The Braves led the Wild Card by 10 1/2 games on the morning of August 26, but after a 7-1 loss to the Phillies earlier this evening and the Cardinals’ 13-6 win over the Astros just moments ago, we’ll head into the final day of the season all tied up.
The Braves appeared as lifeless as the sparsely attended crowd at Turner Field tonight. Derek Lowe was touched up for five runs over four innings while the offense could only muster four hits. Their only run scored via a solo home run by Martin Prado in the bottom of the ninth inning. But that’s a minor footnote in their fourth straight loss and their 12th in their last 17 games.
Meanwhile, Roy Oswalt was solid in his playoff tuneup, allowing just three hits over six shutout innings while striking out four and walking one. Jimmy Rollins, Chase Utley and Hunter Pence all homered in win No. 101 for the Phillies, which ties a franchise record. It looked like a forgone conclusion prior to their recent eight-game losing streak, but they can still establish a new club record with a win in tomorrow’s season finale.
As for the Cardinals, it appeared as though they were in a lot of trouble after Jake Westbrook gave up five runs over just 2 1/3 innings, but they fought back to tie the game in the top of the fourth inning. The Astros took the lead back when Jimmy Paredes grounded into a double play in the bottom of the fifth, but the Cardinals pulled ahead for good thanks to a four-run top of the seventh, including a go-ahead two-run triple by Ryan Theriot. Allen Craig added a three-run blast in the top of the eighth to officially put the game out of reach. While it was a very different game early on, the Cardinals outscored the Astros 13-1 over the final six innings.
The Braves are scheduled to throw Tim Hudson tomorrow against Joe Blanton in what will likely be a bullpen game for the Phillies. Meanwhile, the Cardinals will send Chris Carpenter to the hill against Astros’ right-hander Brett Myers. If the Braves and Cardinals are still tied at the conclusion of tomorrow’s action, we’ll see a one-game playoff Thursday night in St. Louis.
The Rays were busy over the weekend, trading starter Jake Odorizzi to the Twins, designating All-Star outfielder Corey Dickerson for assignment, and then picking up C.J. Cron in a deal with the Angels. The Rays saved about $4 million — Odorizzi’s $6.3 million less Cron’s $2.3 million salary — and picked up a prospect. They’re still on the hook for Dickerson’s $5.95 million salary until they can find a trade partner, which seems likely.
Those are some head-scratching moves if you’re a Rays fan or a member of the Rays. Dickerson hit .282/.325/.490 with 27 home runs, 62 RBI, and 84 runs scored in 629 plate appearances last season, part of which resulted in his first trip to the All-Star Game. Designating him for assignment is strictly a financial move, assuming he can be traded. The Rays are currently operating with a payroll below $70 million. This comes just a week and a half after Rays ownership proposed the public footing most of the bill for the club’s new stadium. And the Rays had traded third baseman Evan Longoria — then the face of the franchise — to the Giants earlier this offseason.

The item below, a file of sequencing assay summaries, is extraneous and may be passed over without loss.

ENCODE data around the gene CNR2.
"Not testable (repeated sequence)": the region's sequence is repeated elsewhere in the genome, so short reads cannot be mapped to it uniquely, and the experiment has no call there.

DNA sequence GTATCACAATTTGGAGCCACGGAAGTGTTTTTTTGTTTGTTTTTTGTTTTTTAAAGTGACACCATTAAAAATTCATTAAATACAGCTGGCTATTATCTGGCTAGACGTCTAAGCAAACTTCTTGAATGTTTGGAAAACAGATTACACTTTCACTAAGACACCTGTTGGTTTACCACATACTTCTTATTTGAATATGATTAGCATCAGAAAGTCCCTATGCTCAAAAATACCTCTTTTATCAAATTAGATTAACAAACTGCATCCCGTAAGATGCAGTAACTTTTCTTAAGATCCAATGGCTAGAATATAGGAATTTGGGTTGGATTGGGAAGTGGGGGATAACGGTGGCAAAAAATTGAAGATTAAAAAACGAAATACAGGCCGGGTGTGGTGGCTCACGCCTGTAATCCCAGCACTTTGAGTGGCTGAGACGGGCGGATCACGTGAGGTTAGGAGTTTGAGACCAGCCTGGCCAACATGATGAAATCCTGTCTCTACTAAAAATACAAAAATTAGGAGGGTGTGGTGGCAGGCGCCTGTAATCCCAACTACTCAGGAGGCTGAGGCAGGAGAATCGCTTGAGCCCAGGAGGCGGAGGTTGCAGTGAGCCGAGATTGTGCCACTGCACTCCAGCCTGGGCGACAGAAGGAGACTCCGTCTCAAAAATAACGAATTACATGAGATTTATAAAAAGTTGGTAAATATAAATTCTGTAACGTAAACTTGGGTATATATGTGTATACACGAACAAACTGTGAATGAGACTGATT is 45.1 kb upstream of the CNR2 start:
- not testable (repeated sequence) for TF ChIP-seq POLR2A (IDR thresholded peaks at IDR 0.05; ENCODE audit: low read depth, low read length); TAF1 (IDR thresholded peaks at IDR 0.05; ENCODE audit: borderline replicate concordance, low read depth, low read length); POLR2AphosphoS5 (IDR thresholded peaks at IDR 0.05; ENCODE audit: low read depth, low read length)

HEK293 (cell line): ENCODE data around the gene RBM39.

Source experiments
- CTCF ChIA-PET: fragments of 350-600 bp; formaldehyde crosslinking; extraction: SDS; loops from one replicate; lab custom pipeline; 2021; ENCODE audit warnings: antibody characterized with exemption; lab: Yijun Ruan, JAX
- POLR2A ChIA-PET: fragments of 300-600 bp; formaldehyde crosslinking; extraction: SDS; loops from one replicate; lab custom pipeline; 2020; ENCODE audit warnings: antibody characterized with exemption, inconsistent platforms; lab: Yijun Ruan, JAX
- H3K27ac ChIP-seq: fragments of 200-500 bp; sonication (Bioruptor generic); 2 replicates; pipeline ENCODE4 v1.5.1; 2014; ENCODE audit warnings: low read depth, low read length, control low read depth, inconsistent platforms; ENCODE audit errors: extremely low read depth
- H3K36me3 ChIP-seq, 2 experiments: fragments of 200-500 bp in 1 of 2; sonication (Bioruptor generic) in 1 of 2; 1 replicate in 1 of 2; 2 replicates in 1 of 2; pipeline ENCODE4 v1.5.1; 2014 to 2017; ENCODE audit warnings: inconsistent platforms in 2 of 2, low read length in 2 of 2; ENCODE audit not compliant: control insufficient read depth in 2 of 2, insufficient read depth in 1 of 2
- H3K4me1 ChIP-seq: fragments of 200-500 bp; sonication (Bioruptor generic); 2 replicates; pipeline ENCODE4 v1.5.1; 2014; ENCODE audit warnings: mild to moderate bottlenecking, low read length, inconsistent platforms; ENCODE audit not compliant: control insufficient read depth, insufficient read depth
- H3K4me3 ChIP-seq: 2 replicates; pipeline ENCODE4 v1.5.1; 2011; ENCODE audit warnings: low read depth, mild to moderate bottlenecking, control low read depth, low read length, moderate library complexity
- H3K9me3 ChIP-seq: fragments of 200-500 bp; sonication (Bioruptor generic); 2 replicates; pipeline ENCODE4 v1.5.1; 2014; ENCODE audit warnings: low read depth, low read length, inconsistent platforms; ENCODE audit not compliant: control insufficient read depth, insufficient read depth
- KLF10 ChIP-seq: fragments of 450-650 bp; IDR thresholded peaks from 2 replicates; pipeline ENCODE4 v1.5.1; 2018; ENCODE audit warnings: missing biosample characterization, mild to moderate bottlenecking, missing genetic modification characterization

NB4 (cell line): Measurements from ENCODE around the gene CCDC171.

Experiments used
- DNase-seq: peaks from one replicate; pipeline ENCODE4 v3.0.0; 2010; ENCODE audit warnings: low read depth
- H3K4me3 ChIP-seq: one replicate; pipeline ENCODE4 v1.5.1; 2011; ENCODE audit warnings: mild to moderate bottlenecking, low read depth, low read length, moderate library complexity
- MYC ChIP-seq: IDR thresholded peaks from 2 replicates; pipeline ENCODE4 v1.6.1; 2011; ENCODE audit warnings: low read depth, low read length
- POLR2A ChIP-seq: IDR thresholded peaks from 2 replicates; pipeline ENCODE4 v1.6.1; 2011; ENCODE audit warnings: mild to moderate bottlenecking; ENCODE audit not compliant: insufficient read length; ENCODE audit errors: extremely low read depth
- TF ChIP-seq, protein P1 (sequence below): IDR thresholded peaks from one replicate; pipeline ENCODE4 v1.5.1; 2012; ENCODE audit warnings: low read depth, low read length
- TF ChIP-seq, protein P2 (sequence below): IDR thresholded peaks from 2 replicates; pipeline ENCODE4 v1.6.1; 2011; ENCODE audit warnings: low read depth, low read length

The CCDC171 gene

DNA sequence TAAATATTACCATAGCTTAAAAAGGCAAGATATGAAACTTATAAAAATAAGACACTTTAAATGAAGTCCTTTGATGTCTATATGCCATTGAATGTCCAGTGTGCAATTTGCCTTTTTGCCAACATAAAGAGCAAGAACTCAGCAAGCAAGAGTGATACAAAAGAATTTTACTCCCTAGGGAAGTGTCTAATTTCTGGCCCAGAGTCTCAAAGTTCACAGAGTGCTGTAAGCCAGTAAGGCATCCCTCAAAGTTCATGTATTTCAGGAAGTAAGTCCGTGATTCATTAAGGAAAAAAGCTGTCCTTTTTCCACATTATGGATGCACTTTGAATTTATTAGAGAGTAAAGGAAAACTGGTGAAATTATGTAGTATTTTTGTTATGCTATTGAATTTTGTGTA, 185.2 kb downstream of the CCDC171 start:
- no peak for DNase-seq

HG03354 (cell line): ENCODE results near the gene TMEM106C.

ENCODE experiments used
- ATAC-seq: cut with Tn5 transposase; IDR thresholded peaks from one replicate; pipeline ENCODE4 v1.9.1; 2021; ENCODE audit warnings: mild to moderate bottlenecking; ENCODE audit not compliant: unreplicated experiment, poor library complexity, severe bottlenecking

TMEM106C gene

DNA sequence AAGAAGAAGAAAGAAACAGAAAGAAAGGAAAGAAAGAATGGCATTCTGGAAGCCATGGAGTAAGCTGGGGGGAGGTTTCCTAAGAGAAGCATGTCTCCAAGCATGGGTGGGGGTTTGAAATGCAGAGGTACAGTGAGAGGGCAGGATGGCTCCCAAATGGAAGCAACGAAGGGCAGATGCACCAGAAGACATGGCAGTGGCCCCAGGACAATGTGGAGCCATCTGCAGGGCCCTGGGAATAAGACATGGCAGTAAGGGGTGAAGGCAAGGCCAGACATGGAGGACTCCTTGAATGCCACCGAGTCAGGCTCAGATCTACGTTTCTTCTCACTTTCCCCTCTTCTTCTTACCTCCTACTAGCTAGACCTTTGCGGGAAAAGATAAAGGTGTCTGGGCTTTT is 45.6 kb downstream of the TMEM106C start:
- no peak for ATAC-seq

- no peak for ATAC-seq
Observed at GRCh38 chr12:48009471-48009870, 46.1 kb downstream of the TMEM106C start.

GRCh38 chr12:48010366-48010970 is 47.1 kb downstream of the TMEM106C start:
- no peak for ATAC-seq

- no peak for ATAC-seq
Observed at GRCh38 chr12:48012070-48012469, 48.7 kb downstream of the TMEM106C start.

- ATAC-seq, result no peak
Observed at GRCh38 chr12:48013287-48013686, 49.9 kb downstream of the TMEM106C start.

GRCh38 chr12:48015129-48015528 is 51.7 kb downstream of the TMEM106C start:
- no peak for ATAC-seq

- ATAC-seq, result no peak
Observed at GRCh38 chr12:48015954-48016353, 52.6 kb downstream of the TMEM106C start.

Longoria expressed sympathy for Rays fans for having to put up with this. Via Andrew Baggarly, Longoria said of the curious Dickerson move, “I just kind of feel sorry for the Rays fan base. … I’m not going to take too many shots but it’s pretty obvious that guy is a valuable player and didn’t deserve to be DFAd. Corey was our best player last year.”
Longoria isn’t quite on the money there. By WAR, Dickerson ranked fifth among position players on the team, according to Baseball Reference. FanGraphs is also in agreement. Still, it’s indisputable that Dickerson, who turns 29 years old this May, more than pulled his weight. The Rays do not have a surfeit of starting outfielders, so it wasn’t like they were making room for other capable players. Mallex Smith, who put up a .684 OPS in 282 PA last year, is slated to start in left field at the moment. Designating Dickerson for assignment, as well as trading Longoria and Odorizzi, were simply cost-cutting decisions.
The Rays’ M.O. has been part of the problem leading to the current stagnant free agent market (sans Eric Hosmer‘s eight-year deal on Saturday). Teams like the Rays, Phillies, Reds, and Tigers have been explicitly putting out non-competitive teams in order to facilitate a rebuilding process. Longoria is right to express sympathy for Rays fans, who see their favorite team worsening a roster that went 80-82 last year. The Rays haven’t finished at .500 or above since 2013 and doesn’t figure to halt the streak this year.